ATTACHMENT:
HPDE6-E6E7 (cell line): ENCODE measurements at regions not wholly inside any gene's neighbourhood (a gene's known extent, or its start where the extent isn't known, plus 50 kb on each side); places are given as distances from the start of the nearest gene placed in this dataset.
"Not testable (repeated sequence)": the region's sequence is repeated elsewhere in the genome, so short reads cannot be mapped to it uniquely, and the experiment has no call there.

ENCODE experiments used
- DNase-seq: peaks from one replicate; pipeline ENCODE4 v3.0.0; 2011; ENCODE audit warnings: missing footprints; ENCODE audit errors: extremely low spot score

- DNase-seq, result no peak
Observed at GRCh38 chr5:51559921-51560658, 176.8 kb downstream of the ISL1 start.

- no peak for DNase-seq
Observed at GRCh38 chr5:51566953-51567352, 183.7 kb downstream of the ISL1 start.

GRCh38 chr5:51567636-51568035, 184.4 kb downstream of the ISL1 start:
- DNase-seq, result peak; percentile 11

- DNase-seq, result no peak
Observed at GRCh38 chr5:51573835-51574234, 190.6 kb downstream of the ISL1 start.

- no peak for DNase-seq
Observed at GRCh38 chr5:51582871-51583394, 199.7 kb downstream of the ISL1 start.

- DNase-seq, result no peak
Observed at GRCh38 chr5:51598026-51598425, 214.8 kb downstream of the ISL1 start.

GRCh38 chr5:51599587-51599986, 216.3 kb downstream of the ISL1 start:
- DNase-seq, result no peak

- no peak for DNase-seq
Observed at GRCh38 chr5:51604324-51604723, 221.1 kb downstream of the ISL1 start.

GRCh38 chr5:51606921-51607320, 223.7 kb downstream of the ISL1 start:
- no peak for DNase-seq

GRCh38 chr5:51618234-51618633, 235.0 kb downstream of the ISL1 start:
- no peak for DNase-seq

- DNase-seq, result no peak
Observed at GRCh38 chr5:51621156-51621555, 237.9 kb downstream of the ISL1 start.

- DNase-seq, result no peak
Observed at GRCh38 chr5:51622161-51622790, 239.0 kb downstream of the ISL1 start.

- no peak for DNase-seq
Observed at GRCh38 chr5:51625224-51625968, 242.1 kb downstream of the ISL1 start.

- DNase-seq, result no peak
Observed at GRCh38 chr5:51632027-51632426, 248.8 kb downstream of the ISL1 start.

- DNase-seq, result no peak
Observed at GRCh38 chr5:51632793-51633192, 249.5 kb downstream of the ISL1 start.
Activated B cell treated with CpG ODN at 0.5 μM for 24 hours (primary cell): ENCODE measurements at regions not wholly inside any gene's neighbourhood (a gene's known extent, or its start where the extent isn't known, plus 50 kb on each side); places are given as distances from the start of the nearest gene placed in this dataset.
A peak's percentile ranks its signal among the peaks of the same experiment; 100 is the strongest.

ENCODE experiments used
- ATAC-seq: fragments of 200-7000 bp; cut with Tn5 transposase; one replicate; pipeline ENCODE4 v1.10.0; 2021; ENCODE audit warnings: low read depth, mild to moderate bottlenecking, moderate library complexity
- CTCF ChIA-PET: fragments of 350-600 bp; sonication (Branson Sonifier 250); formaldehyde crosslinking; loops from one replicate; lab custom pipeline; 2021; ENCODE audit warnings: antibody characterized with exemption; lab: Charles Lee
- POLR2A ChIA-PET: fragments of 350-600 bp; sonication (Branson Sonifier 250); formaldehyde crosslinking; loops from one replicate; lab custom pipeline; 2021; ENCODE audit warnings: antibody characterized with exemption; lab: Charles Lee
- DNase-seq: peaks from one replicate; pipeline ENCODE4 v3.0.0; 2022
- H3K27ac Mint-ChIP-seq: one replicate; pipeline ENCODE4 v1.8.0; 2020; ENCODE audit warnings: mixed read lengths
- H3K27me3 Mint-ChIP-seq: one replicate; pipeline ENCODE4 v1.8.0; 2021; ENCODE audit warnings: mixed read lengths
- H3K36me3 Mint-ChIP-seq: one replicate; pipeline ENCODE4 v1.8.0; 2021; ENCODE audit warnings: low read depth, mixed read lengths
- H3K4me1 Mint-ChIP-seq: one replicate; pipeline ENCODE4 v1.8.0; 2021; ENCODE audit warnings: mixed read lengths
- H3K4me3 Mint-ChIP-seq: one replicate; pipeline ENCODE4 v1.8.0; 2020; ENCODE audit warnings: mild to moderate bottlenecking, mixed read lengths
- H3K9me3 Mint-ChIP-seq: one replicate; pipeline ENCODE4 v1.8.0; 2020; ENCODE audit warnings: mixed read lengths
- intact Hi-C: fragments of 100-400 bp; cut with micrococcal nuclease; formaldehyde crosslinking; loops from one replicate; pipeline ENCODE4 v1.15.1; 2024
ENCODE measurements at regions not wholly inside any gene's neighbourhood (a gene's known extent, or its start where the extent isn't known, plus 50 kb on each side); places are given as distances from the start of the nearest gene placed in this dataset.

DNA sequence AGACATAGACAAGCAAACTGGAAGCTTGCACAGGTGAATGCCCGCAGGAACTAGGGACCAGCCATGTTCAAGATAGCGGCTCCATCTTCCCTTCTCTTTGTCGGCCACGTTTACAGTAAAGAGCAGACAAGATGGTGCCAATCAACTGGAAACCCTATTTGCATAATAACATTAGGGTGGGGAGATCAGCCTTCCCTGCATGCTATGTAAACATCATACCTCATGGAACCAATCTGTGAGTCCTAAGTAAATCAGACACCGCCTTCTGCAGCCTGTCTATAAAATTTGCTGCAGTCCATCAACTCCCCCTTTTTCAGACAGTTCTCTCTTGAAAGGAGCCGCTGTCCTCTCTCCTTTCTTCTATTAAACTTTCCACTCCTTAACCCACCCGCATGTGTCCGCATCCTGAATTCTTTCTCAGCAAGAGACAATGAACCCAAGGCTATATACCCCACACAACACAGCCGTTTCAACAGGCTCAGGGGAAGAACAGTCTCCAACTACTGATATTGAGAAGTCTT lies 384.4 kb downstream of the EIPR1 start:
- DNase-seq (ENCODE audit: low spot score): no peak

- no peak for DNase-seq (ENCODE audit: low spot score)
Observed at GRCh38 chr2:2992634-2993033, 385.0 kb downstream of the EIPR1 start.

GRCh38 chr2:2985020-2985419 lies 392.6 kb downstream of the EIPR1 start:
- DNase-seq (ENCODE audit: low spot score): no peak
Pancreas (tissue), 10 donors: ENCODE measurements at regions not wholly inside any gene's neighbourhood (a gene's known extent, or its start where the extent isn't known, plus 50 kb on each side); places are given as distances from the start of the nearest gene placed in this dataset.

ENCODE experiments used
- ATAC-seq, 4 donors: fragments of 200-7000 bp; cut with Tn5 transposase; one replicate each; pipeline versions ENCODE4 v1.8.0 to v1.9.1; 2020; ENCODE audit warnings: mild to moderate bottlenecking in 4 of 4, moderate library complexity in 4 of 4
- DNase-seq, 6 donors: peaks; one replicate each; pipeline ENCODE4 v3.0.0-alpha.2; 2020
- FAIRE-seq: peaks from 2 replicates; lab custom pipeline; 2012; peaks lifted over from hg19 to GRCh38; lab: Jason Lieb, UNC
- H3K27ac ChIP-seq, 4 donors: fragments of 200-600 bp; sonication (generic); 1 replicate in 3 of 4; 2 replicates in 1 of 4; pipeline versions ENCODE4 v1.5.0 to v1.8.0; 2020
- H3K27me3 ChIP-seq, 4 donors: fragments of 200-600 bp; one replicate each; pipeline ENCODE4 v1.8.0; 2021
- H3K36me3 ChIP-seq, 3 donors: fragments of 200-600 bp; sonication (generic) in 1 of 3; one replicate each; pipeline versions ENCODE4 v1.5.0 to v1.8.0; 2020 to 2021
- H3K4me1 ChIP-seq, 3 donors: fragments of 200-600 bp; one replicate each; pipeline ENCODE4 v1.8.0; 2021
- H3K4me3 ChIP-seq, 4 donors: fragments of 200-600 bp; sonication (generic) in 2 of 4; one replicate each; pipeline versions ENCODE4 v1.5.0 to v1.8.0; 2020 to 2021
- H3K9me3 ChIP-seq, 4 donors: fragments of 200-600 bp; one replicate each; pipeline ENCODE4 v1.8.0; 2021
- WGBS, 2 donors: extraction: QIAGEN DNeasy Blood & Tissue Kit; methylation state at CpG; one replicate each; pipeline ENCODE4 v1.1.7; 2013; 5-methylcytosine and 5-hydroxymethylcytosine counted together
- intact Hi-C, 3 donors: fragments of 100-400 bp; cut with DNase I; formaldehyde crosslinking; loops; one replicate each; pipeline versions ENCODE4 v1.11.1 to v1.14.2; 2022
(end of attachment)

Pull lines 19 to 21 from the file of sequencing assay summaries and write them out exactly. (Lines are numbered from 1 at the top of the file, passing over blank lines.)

- no peak for DNase-seq
Observed at GRCh38 chr5:51604324-51604723, 221.1 kb downstream of the ISL1 start.

GRCh38 chr5:51606921-51607320, 223.7 kb downstream of the ISL1 start: